This shows the ultrasonic tranductor in the proper position for ESWT treatment. It allows you to locate the plantar fascia at its insertion. According to the author, the shockwaves are transmitted through the medial aspect of the foot.
    By David Zuckerman, DPM
    6,743 reads | 0 comments | 09/03/08
    As podiatric physicians and surgeons, we would like to treat chronic plantar fasciitis without the risks and complications that are inherent to common plantar fascia releases. We have studied lower extremity biomechanics and have been taught that with all surgical procedures, we must understand and respect the function of the human foot and how each surgical procedure changes its specific function and stability. However, studies of extracorporeal shockwave therapy (ESWT) have proven that we can cure chronic, insertional plantar fasciitis without exposing patients to any of the known risks (r... continue reading
    www.hospitalpodiatrists.org

Looking for an ally in your attempt to get staff privileges at a local hospital? If so, you may want to check out www.hospitalpodiatrists.org. It’s the official site of the American Association of Hospital and Healthcare Podia
    By Brian McCurdy, Associate Editor
    10,444 reads | 0 comments | 09/03/08
    While plantar fasciitis is the most common cause of heel pain, there’s not exactly a universal approach when it comes to conservative treatment for this condition. Now a recent study suggests that prefabricated night splints may offer better results than the oft-recommended standing stretching in relieving symptoms of plantar fasciitis. The open retrospective study, which was published in the July/August edition of The Journal of Foot And Ankle Surgery, revolved around 160 patients who had unilateral or bilateral plantar fasciitis. In addition to a standard treatment regimen, the re... continue reading
    By Brian McCurdy, Associate Editor
    3,514 reads | 0 comments | 09/03/08
    Plug “podiatry” or “foot” into a Web search engine and thousands of entries can surface. In order not to get lost in the ocean of Web sites, there are numerous factors to consider. When potential patients have concerns about their feet or need treatment, the Internet may be the first environment to which they turn for information. Indeed, your site may be the first impression patients have of your practice. “A Web site should be a working part of your practice and not just a vanity site,” says Kirk Koepsel, DPM. “It’s like a welcome mat for your patients.” Evidence sugges... continue reading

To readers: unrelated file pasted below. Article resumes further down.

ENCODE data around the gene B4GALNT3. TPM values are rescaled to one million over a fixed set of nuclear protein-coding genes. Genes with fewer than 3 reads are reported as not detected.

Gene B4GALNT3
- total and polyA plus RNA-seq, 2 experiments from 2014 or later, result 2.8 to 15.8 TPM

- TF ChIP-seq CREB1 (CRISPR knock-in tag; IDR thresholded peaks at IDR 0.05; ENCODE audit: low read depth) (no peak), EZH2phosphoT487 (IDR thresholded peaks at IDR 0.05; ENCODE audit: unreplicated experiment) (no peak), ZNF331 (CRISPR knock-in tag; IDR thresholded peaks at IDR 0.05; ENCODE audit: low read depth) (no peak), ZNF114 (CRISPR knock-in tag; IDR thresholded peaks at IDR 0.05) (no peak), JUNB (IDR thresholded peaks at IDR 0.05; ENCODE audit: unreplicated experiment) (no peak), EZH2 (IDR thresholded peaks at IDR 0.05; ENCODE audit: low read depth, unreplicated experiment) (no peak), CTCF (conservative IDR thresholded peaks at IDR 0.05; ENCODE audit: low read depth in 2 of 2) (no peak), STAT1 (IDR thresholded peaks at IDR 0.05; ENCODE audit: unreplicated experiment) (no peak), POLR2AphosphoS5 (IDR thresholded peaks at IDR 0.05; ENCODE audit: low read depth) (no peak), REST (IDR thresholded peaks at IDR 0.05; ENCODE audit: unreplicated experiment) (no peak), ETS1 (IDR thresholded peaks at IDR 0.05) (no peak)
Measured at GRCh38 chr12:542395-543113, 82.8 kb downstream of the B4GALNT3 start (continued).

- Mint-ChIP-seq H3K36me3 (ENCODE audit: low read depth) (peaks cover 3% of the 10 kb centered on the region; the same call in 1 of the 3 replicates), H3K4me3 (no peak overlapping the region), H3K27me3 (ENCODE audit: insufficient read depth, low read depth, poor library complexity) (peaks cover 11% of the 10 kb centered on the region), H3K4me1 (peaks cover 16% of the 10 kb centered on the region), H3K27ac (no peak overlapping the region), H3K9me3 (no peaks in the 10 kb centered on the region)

Here is an AP view of a healed first MPJ fusion.
    By Jason S. Harrod, DPM
    6,470 reads | 0 comments | 09/03/08
    There are many methods you can use to prepare the first metatarsophalangeal joint (MPJ) for arthrodesis. One of those techniques involves using a cup and cone reamer system. Using this system can be helpful, especially when there has been some trauma to the joint surface, when you’re dealing with an extremely arthritic joint with hypertrophy or when the patient has a square metatarsal head. These conditions could potentially prohibit an exact coaptation of the opposing bones. However, the cup and cone reamer system (Howmedica) is designed to take advantage of the convexity of the first met... continue reading
    The IPM Wound Gel by L.A.M. Pharmaceutical utilizes the power of 2.5% hylauronic acid. Two DPMs say the product promotes faster granulation and is easy to use.
    By Gina DiGironimo, Production Editor
    6,031 reads | 0 comments | 09/03/08
    As more literature surfaces about the potential benefits of hyaluronic acid in healing difficult wounds, podiatrists are starting to take a closer look at the IPM Wound Gel, a 2.5% sodium hyaluronate-based wound dressing. According to L.A.M. Pharmaceutical, the manufacturer of the product, a study found that 27 patients with 53 refractory ulcers were able to achieve an 89 percent healing rate within 25 weeks of using the gel. Robert Snyder, DPM, says similar research on the IPM Wound Gel was conducted at the University of Miami.1 “Their data suggests the (IPM Wound Gel) may enha... continue reading